Khaled bin Sultan Living Oceans Foundation 2011 Coral Reef Assessment Cay Sal Bank, Bahamas

Bruckner, A. (2011) Khaled bin Sultan Living Oceans Foundation 2011 Coral Reef Assessment Cay Sal, April 2011. Khaled bin Sultan Living Oceans Foundation, Landover MD, 52 pp. (2011)

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Khaled bin Sultan Living Oceans Foundation 2011 Coral Reef Assessment Cay Sal Bank Bahamas

Khaled bin Sultan Living Oceans Foundation Coral Reef Assessment Cay Sal Bank Bahamas 2011 The Bahamas contains three major shallow (<10 m) carbonate platforms or banks, each separated by deep ocean passages, along with a number of smaller emergent land masses. The archipelago encompasses close to 15% of all shallow water coral habitats in the Tropical Western Atlantic and contains more than 700 islands overall. It extends approximately 1600 km from the Little Bahamas Bank in the northwest to Navidad Bank in the southeast, covering an area of approximately 122,000 kmÇ (Trumbull 1988, Banks 1999, Sullivan Sealey and Bustamante 1999). It covers 6 degrees of latitude and 9 degrees of longitude, representing the largest shallow water bank system in the insular Caribbean/Western Atlantic. Marginal habitats such as sand, seagrass, and hard bar dominate the shallow water bank systems, while true, accreting reefs on the bank margin occupy a relatively small area overall.

Cay Sal Bank, the third largest bank in the Bahamas, is an isolated, submerged carbonate platform surrounded by deep water. It lies relatively close to the Florida Keys and Cuba, yet is remote, difficult to access and relatively unimpacted by man. Cay Sal Bank has been referred to as a drowned atoll (Agassiz 1894), although it is of a different geologic origin and is not formed around a submerged volcano. The bank is roughly triangular shape, with a base along the south rim of 105 km, a width of 66 km north-south, and a total area of over 6000 km2 (Goldberg, 1983). Over 99% of the bank is submerged, ranging in depths from 5-16 m. There is a narrow fringe of emergent land that forms a rim around the perimeter, and surrounds a central lagoon. Land masses are comprised of small sandy vegetated islands, rocky outcrops, and lithified sand dunes. Numerous channels are found between the cays; these vary in width and depth but allow tidal exchange between the central lagoon and the oceanic waters of the outer bank margin. The outer margin is rimmed by discontinuous coral reef development.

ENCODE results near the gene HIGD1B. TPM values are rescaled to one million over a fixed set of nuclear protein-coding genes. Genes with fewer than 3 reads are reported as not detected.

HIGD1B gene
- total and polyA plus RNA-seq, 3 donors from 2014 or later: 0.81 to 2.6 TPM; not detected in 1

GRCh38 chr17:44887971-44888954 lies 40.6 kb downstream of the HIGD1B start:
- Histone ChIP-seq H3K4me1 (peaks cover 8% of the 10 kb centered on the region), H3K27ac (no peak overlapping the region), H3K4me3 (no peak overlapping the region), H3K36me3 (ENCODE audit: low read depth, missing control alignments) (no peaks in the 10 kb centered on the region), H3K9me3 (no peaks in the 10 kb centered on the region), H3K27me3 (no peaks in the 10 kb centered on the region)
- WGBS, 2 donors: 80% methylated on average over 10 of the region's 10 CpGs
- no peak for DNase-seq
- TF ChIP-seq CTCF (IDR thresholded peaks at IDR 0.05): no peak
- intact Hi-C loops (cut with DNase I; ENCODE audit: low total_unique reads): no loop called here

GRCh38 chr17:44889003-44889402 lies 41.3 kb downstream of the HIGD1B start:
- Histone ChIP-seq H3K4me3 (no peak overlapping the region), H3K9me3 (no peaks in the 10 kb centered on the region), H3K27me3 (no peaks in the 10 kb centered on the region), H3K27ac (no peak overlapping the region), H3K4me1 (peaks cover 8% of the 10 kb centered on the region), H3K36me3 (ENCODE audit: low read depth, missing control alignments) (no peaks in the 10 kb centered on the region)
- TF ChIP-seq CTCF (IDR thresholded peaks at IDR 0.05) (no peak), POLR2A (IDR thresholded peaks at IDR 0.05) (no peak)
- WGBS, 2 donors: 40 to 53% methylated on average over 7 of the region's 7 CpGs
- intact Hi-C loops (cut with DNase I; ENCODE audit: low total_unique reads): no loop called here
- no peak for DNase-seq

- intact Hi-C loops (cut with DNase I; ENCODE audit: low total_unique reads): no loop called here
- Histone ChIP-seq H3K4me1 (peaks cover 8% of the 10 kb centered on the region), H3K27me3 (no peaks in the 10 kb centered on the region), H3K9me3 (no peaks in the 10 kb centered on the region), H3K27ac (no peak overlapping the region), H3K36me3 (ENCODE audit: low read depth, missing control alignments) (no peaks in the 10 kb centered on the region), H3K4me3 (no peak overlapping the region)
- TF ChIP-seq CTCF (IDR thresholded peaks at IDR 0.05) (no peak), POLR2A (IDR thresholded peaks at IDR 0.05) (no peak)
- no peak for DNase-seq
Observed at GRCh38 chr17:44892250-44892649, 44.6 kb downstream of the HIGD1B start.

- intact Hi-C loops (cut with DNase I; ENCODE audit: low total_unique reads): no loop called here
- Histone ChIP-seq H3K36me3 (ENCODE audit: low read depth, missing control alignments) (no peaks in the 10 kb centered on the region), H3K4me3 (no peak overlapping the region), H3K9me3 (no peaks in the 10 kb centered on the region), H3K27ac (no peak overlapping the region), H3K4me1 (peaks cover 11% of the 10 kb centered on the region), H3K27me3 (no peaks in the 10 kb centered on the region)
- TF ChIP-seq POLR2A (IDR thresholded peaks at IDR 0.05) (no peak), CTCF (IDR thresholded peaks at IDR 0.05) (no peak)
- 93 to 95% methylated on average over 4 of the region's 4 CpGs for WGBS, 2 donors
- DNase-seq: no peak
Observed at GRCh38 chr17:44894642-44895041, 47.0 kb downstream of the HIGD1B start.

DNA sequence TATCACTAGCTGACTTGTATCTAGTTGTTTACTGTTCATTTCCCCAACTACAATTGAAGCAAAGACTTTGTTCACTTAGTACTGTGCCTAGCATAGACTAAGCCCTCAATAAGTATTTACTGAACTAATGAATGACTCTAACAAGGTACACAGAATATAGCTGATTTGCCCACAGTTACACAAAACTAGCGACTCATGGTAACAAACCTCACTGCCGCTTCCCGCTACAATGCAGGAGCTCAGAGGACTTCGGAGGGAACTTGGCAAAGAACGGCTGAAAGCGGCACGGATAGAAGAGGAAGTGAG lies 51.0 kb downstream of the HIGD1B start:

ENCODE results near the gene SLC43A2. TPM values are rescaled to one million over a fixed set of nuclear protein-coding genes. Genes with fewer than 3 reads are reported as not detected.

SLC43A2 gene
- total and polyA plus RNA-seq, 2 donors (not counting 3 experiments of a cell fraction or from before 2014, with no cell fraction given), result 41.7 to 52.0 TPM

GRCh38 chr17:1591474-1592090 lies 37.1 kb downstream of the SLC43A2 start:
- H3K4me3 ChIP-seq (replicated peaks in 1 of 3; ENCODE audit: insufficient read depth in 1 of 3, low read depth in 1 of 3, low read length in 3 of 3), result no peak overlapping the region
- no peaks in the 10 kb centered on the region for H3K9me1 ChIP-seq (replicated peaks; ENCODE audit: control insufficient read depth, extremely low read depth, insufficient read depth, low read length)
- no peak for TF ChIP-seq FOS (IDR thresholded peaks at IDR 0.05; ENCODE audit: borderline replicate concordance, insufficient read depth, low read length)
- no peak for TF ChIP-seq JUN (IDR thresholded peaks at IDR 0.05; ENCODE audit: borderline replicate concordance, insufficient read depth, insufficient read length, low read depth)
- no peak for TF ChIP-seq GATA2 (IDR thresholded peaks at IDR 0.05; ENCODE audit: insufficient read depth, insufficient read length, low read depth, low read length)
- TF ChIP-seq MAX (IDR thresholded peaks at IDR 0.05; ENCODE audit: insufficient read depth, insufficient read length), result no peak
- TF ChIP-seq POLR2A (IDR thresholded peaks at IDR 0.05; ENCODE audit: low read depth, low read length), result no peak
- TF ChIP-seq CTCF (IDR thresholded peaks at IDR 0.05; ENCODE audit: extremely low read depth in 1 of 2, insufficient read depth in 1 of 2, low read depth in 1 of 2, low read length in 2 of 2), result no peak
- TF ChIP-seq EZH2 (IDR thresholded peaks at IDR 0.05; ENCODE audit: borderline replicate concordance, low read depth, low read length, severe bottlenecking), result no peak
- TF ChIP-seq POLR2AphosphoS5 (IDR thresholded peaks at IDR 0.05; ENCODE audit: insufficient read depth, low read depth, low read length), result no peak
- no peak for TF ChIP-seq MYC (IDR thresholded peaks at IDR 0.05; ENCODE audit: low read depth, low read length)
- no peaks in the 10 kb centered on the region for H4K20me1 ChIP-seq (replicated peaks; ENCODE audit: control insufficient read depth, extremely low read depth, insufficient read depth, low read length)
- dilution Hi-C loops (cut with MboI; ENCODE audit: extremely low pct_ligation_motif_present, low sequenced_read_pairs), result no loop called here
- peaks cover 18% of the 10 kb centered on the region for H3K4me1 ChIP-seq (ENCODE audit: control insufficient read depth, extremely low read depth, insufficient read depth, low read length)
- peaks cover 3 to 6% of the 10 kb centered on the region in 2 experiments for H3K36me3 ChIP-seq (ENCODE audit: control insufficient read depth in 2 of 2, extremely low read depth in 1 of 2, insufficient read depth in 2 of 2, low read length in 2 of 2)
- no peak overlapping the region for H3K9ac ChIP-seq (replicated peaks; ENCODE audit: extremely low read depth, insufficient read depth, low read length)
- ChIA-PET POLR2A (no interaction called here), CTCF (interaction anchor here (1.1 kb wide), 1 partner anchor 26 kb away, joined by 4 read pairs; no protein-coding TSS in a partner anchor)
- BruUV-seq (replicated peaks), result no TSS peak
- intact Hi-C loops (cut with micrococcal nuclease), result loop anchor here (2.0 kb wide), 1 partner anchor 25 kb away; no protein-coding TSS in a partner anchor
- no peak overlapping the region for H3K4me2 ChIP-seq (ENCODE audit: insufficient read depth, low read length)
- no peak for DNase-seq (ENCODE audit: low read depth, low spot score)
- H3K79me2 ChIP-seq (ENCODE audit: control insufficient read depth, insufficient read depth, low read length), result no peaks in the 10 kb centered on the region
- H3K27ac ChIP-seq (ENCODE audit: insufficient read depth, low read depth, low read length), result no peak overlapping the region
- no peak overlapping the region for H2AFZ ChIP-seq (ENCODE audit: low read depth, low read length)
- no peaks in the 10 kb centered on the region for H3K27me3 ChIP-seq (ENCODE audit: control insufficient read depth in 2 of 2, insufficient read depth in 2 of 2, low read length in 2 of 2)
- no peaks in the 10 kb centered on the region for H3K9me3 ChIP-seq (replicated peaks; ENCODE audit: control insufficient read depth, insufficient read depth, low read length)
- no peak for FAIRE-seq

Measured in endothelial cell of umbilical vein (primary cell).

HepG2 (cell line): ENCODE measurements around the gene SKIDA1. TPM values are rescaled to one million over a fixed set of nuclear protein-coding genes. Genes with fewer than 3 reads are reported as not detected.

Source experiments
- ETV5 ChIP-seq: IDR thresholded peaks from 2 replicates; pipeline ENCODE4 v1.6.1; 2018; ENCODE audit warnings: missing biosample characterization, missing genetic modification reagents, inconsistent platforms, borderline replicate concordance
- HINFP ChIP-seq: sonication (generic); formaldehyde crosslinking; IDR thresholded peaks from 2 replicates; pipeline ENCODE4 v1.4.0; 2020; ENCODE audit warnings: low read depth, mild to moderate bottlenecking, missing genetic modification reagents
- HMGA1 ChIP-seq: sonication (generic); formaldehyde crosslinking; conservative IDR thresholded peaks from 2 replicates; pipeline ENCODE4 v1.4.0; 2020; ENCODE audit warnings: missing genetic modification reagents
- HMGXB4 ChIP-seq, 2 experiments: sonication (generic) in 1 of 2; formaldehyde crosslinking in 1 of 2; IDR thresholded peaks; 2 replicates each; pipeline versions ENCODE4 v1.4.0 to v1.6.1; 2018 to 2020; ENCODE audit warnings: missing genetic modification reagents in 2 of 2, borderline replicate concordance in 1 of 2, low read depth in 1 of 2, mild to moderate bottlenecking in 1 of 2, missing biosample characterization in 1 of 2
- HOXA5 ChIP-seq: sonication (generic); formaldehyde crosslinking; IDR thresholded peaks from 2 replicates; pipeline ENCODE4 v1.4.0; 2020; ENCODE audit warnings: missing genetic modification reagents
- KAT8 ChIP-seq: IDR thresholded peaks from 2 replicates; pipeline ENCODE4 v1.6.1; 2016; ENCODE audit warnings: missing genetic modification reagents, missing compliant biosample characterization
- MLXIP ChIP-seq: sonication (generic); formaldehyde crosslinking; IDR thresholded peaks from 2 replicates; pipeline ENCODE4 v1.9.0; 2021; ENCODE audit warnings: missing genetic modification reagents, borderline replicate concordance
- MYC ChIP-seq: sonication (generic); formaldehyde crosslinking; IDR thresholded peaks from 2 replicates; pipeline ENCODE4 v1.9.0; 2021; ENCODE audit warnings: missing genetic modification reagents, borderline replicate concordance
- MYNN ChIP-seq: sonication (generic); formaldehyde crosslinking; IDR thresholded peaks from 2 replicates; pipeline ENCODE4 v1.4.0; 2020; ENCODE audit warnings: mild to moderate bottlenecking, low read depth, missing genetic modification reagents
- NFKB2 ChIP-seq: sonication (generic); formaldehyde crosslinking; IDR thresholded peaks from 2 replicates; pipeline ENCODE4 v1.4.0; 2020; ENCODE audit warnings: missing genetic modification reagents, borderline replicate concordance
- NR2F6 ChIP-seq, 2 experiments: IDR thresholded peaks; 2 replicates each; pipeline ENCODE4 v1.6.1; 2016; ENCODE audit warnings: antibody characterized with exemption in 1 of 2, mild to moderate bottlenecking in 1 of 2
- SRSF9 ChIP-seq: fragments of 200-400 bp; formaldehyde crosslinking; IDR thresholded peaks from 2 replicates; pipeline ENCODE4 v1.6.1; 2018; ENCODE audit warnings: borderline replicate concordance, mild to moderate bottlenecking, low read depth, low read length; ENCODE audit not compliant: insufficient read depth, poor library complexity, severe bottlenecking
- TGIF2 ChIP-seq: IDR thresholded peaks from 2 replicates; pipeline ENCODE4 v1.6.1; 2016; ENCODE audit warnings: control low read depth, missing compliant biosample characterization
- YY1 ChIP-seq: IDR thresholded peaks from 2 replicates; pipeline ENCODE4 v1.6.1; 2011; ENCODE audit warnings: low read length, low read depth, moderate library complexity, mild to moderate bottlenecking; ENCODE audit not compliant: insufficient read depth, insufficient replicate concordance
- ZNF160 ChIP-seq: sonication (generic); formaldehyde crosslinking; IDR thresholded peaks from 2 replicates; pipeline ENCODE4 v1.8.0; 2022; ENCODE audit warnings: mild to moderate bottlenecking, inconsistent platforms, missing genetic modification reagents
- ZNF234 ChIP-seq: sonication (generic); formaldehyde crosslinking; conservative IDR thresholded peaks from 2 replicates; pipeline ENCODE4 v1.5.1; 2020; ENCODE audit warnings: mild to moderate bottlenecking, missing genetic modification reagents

There have been few previous studies conducted on Cay Sal Bank, The most comprehensive and recent assessment of shallow marine environments of Cay Sal was completed in 1982 (Goldberg 1982). This study combined aerial photography and in water assessments to characterize the distribution and spatial extent of various habitats and the dominant fauna. Of note, Goldberg (1983) highlighted the extensive seagrass bed communities and relatively depauperate and poorly developed reef systems. The current study, carried out by the Khaled bin Sultan Living Oceans Foundation, used Worldview2 multispectral satellite imagery and detailed groundtruthing to characterize and map shallow marine habitats. These efforts were complimented by quantitative transect surveys of coral reef habitats located within the bank and on the outer perimeter of the bank, from 7-25 m depth.


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